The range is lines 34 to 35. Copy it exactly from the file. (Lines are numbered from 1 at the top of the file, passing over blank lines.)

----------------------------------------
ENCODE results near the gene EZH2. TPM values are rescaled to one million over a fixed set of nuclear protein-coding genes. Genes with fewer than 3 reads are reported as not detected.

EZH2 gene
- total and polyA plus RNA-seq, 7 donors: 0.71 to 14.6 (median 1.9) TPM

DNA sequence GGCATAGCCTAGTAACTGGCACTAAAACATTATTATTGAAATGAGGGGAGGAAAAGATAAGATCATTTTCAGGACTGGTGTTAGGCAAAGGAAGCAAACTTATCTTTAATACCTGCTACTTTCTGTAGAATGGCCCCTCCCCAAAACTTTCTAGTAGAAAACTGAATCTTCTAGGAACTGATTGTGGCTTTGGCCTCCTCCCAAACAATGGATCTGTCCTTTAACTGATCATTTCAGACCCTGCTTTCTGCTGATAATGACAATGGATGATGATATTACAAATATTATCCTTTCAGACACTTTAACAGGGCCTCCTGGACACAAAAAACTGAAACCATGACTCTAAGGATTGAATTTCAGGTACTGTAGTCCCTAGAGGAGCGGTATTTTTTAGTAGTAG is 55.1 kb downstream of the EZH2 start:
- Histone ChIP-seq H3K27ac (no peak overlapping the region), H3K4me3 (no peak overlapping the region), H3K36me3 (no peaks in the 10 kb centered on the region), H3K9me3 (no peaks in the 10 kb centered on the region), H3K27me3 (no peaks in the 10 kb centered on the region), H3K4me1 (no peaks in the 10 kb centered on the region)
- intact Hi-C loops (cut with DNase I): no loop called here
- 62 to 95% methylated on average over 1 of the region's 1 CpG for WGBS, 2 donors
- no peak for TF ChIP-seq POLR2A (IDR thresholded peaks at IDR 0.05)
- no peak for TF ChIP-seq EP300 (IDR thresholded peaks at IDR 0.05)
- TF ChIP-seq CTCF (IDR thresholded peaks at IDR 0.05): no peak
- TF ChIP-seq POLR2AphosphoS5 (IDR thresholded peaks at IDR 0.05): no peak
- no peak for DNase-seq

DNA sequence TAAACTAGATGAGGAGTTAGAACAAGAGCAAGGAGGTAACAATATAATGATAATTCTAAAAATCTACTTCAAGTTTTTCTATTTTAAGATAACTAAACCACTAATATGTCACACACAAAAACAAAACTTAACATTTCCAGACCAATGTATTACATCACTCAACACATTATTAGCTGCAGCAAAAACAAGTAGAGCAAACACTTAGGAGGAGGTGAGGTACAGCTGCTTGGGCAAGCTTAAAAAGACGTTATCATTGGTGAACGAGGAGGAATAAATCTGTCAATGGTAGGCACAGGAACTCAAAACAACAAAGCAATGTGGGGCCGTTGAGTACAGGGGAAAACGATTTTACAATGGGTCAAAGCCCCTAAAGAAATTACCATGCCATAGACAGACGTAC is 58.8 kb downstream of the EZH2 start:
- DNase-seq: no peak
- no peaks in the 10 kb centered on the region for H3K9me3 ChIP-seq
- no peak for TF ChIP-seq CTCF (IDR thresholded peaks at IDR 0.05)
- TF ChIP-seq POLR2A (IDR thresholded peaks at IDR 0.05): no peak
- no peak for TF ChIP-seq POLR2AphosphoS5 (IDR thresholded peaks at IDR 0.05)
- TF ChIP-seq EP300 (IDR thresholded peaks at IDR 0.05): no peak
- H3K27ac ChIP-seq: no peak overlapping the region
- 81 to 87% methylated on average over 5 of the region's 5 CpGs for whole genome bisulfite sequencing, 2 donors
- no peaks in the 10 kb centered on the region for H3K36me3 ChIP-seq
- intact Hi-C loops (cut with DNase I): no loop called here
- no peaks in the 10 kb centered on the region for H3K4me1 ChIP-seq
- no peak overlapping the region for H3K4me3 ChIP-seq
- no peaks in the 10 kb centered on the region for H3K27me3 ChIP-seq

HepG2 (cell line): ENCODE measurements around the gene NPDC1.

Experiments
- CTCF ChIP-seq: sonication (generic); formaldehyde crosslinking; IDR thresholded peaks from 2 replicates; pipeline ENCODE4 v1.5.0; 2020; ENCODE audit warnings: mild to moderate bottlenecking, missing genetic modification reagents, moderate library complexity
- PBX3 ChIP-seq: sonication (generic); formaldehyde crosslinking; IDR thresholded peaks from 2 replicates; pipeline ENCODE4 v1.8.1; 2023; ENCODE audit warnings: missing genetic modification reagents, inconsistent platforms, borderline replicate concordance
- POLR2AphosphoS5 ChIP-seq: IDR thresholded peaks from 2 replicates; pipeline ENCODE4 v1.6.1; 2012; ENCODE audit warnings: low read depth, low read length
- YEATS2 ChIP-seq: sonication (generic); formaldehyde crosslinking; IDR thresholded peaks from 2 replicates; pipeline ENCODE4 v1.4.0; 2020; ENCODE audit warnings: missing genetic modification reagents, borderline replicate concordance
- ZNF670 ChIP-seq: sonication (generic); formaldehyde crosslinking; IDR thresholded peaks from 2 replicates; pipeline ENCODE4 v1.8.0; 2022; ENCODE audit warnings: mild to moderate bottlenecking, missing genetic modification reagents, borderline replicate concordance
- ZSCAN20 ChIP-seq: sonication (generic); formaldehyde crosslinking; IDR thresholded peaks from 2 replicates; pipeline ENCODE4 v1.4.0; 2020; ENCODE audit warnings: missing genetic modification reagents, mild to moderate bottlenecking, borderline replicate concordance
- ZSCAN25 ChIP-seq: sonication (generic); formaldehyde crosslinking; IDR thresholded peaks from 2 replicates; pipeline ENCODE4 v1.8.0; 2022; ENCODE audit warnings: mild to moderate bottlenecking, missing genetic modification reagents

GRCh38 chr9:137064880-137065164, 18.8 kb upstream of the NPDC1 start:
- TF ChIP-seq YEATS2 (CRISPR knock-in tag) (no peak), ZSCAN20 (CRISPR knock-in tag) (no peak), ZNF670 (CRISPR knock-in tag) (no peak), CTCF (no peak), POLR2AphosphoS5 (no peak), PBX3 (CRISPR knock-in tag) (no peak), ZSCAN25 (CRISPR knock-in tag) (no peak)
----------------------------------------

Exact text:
- ZSCAN20 ChIP-seq: sonication (generic); formaldehyde crosslinking; IDR thresholded peaks from 2 replicates; pipeline ENCODE4 v1.4.0; 2020; ENCODE audit warnings: missing genetic modification reagents, mild to moderate bottlenecking, borderline replicate concordance
- ZSCAN25 ChIP-seq: sonication (generic); formaldehyde crosslinking; IDR thresholded peaks from 2 replicates; pipeline ENCODE4 v1.8.0; 2022; ENCODE audit warnings: mild to moderate bottlenecking, missing genetic modification reagents